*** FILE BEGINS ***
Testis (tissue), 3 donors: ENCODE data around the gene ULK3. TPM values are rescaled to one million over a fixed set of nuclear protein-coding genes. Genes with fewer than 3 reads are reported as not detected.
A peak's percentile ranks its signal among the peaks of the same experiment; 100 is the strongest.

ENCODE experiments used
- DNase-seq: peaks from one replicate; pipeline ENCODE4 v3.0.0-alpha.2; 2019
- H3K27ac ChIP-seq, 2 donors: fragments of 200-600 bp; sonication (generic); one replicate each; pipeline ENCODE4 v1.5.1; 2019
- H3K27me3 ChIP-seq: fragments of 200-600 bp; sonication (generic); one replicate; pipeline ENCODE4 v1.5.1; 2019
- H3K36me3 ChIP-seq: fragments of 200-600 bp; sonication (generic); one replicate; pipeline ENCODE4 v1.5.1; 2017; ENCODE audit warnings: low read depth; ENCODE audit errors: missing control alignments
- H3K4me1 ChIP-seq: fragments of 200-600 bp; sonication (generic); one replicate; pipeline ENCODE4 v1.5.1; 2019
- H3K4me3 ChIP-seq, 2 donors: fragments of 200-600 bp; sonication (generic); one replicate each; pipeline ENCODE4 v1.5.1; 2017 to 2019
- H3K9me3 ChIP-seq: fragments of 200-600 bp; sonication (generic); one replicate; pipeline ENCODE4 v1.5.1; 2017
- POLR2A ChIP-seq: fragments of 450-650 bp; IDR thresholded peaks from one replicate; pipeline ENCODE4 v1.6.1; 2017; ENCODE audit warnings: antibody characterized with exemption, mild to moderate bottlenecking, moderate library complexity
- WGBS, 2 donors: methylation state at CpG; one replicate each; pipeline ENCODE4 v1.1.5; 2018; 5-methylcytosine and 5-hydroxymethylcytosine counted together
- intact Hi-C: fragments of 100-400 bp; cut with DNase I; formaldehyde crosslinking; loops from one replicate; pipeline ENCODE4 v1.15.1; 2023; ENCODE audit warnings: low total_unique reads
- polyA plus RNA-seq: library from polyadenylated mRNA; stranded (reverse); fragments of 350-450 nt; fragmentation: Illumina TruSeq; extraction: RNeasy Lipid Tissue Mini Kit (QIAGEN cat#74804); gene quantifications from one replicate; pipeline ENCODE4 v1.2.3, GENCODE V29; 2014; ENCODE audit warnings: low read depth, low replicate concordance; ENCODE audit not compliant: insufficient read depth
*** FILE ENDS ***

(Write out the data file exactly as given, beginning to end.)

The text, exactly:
Testis (tissue), 3 donors: ENCODE data around the gene ULK3. TPM values are rescaled to one million over a fixed set of nuclear protein-coding genes. Genes with fewer than 3 reads are reported as not detected.
A peak's percentile ranks its signal among the peaks of the same experiment; 100 is the strongest.

ENCODE experiments used
- DNase-seq: peaks from one replicate; pipeline ENCODE4 v3.0.0-alpha.2; 2019
- H3K27ac ChIP-seq, 2 donors: fragments of 200-600 bp; sonication (generic); one replicate each; pipeline ENCODE4 v1.5.1; 2019
- H3K27me3 ChIP-seq: fragments of 200-600 bp; sonication (generic); one replicate; pipeline ENCODE4 v1.5.1; 2019
- H3K36me3 ChIP-seq: fragments of 200-600 bp; sonication (generic); one replicate; pipeline ENCODE4 v1.5.1; 2017; ENCODE audit warnings: low read depth; ENCODE audit errors: missing control alignments
- H3K4me1 ChIP-seq: fragments of 200-600 bp; sonication (generic); one replicate; pipeline ENCODE4 v1.5.1; 2019
- H3K4me3 ChIP-seq, 2 donors: fragments of 200-600 bp; sonication (generic); one replicate each; pipeline ENCODE4 v1.5.1; 2017 to 2019
- H3K9me3 ChIP-seq: fragments of 200-600 bp; sonication (generic); one replicate; pipeline ENCODE4 v1.5.1; 2017
- POLR2A ChIP-seq: fragments of 450-650 bp; IDR thresholded peaks from one replicate; pipeline ENCODE4 v1.6.1; 2017; ENCODE audit warnings: antibody characterized with exemption, mild to moderate bottlenecking, moderate library complexity
- WGBS, 2 donors: methylation state at CpG; one replicate each; pipeline ENCODE4 v1.1.5; 2018; 5-methylcytosine and 5-hydroxymethylcytosine counted together
- intact Hi-C: fragments of 100-400 bp; cut with DNase I; formaldehyde crosslinking; loops from one replicate; pipeline ENCODE4 v1.15.1; 2023; ENCODE audit warnings: low total_unique reads
- polyA plus RNA-seq: library from polyadenylated mRNA; stranded (reverse); fragments of 350-450 nt; fragmentation: Illumina TruSeq; extraction: RNeasy Lipid Tissue Mini Kit (QIAGEN cat#74804); gene quantifications from one replicate; pipeline ENCODE4 v1.2.3, GENCODE V29; 2014; ENCODE audit warnings: low read depth, low replicate concordance; ENCODE audit not compliant: insufficient read depth